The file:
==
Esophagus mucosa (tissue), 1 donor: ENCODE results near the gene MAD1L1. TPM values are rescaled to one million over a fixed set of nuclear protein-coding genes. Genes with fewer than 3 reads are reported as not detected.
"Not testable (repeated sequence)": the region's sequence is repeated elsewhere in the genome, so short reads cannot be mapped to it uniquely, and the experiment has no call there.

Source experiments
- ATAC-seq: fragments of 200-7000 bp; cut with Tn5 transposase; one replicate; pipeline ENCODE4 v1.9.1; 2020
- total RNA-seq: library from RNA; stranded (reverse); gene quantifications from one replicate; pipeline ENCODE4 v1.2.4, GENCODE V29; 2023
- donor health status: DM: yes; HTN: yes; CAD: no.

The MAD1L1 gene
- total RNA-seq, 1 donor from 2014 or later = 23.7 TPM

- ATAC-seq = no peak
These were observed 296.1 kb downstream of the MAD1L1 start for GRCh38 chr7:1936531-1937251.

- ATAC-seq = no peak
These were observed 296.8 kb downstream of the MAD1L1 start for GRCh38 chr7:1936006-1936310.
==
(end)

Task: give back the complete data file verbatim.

Esophagus mucosa (tissue), 1 donor: ENCODE results near the gene MAD1L1. TPM values are rescaled to one million over a fixed set of nuclear protein-coding genes. Genes with fewer than 3 reads are reported as not detected.
"Not testable (repeated sequence)": the region's sequence is repeated elsewhere in the genome, so short reads cannot be mapped to it uniquely, and the experiment has no call there.

Source experiments
- ATAC-seq: fragments of 200-7000 bp; cut with Tn5 transposase; one replicate; pipeline ENCODE4 v1.9.1; 2020
- total RNA-seq: library from RNA; stranded (reverse); gene quantifications from one replicate; pipeline ENCODE4 v1.2.4, GENCODE V29; 2023
- donor health status: DM: yes; HTN: yes; CAD: no.

The MAD1L1 gene
- total RNA-seq, 1 donor from 2014 or later = 23.7 TPM

- ATAC-seq = no peak
These were observed 296.1 kb downstream of the MAD1L1 start for GRCh38 chr7:1936531-1937251.

- ATAC-seq = no peak
These were observed 296.8 kb downstream of the MAD1L1 start for GRCh38 chr7:1936006-1936310.